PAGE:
The bottom line is that, a month out, Northam has history and the polls on his side, along with a significant financial advantage. Making the race more explicitly a referendum on Trump will probably help him as well.


October 5: No, Polarization Isn’t Just a Washington Thing

There’s a lot of interesting stuff in a new Pew Research report on parties and polarization. I wrote up some key findings for New York:

[T]here is an abiding belief among some academics and professional centrists that the warring tribes of Washington are fundamentally misrepresenting Americans who pretty much agree on the important things and wonder why we can’t just all get along.

The Pew Research Center now offers some fresh and abundant data illustrating the extent, nature, and implications of polarization among regular Americans. Pew’s central finding is that Americans are indeed much more polarized than they were in 1994, when they began asking the same questions to some of the same kinds of people.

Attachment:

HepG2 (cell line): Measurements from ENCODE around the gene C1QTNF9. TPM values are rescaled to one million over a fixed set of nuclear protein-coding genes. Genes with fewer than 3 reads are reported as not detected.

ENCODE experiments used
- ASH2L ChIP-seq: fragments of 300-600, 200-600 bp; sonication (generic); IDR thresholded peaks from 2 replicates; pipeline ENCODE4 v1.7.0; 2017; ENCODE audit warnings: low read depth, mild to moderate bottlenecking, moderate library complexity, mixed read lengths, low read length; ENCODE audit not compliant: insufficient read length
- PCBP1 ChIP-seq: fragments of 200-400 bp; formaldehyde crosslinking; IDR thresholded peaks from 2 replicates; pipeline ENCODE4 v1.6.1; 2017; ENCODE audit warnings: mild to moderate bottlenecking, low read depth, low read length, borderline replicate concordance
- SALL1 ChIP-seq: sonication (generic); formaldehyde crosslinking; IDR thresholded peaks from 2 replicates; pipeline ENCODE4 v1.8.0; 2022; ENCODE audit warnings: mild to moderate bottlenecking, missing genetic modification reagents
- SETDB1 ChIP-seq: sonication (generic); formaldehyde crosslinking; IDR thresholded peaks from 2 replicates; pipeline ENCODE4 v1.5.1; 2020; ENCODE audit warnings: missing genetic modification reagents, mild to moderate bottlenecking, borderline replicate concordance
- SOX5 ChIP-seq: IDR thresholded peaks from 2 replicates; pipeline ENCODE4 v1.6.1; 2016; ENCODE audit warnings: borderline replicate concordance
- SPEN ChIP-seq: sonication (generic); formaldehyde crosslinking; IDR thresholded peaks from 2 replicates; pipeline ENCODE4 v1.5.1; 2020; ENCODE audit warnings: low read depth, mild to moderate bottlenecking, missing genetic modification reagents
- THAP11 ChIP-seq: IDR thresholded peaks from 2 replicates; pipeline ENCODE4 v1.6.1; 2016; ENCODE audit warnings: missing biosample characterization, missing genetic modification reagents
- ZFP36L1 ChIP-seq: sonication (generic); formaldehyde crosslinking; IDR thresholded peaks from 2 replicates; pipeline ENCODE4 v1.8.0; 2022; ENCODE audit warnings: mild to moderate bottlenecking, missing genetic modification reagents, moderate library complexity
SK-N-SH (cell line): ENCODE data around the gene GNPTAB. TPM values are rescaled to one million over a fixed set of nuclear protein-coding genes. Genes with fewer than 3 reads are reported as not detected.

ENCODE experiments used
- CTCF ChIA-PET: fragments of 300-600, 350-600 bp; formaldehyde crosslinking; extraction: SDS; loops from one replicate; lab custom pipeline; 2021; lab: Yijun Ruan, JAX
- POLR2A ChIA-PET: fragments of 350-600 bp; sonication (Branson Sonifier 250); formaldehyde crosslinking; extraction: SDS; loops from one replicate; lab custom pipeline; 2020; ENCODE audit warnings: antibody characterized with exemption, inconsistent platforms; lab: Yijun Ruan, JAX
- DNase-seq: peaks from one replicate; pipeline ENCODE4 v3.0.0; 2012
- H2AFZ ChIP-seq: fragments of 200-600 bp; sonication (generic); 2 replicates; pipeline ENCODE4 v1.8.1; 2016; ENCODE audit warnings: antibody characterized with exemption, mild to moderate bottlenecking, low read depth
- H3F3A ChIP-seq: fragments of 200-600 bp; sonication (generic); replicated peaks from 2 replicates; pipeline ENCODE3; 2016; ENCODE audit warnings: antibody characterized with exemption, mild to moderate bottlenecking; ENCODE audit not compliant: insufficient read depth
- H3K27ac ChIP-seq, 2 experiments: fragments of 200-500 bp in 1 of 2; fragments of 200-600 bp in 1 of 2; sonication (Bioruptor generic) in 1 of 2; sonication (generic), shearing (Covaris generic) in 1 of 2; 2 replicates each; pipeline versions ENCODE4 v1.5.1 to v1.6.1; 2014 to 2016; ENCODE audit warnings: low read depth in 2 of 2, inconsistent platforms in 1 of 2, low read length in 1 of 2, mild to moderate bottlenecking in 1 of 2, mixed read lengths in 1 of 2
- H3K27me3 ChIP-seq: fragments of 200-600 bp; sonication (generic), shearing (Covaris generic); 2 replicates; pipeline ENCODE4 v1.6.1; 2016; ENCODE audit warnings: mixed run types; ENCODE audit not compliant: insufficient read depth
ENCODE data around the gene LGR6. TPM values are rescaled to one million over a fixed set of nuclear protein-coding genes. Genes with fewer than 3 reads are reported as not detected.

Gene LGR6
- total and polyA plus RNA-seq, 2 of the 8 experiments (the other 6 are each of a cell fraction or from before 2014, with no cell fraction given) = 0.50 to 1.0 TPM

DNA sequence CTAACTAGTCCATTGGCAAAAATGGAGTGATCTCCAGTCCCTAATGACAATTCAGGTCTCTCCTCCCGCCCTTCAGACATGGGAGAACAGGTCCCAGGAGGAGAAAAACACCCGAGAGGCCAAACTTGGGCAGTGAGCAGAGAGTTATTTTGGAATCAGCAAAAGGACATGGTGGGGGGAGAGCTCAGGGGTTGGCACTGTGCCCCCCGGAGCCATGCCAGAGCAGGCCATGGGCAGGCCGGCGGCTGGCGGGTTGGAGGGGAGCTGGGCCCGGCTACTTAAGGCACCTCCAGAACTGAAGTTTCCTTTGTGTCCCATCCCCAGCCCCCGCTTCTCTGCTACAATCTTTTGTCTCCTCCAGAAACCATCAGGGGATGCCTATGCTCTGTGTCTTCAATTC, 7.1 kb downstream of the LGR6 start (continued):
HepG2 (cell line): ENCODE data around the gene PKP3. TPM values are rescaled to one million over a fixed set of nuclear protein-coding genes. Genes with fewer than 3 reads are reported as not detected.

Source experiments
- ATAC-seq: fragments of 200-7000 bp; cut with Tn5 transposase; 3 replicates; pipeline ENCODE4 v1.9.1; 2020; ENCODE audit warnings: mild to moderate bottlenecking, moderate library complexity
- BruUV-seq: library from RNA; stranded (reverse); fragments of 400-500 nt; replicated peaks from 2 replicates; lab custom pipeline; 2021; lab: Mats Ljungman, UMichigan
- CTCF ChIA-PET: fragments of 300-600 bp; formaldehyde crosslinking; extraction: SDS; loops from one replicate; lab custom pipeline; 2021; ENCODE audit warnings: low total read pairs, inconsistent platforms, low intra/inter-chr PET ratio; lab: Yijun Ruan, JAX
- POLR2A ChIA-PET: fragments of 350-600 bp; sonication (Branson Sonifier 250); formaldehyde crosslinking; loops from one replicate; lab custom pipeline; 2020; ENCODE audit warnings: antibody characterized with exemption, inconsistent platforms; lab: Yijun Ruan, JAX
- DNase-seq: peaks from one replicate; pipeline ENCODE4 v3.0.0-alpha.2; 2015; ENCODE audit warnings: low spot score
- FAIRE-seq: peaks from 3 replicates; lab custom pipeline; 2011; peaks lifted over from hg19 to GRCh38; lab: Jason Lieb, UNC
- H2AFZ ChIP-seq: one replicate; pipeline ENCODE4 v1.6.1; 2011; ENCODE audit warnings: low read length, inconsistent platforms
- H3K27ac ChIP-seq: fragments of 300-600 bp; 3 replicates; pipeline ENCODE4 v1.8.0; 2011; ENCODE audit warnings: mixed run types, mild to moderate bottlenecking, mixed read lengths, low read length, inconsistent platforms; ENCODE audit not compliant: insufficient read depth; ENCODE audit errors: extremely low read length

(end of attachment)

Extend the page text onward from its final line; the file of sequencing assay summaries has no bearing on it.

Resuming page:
“The divisions between Republicans and Democrats on fundamental political values – on government, race, immigration, national security, environmental protection and other areas – reached record levels during Barack Obama’s presidency. In Donald Trump’s first year as president, these gaps have grown even larger.

“And the magnitude of these differences dwarfs other divisions in society, along such lines as gender, race and ethnicity, religious observance or education.”

Much of the Pew data reinforces the hypothesis that we are experiencing the tail end of what one influential analyst called “The Partisan Sort,” the drift of liberals toward the Democratic Party and conservatives toward the Republican Party, severing ancient partisan ties based on ethnic loyalties and events as remote as the Great Depression or even the U.S. Civil War. Here’s one particularly rich finding:

“[I]n 1994 there was substantially more overlap between the two partisan groups than there is today: Just 64% of Republicans were to the right of the median Democrat, while 70% of Democrats were to the left of the median Republican. Put differently, in 1994 23% of Republicans were more liberal than the median Democrat; while 17% of Democrats were more conservative than the median Republican. Today, those numbers are just 1% and 3%, respectively.”